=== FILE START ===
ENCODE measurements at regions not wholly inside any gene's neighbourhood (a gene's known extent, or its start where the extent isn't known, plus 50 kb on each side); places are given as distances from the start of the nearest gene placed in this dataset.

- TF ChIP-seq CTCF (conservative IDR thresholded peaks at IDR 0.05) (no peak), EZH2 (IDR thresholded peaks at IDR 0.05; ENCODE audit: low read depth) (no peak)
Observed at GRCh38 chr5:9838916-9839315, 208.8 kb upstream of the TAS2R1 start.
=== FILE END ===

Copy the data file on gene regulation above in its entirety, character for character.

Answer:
ENCODE measurements at regions not wholly inside any gene's neighbourhood (a gene's known extent, or its start where the extent isn't known, plus 50 kb on each side); places are given as distances from the start of the nearest gene placed in this dataset.

- TF ChIP-seq CTCF (conservative IDR thresholded peaks at IDR 0.05) (no peak), EZH2 (IDR thresholded peaks at IDR 0.05; ENCODE audit: low read depth) (no peak)
Observed at GRCh38 chr5:9838916-9839315, 208.8 kb upstream of the TAS2R1 start.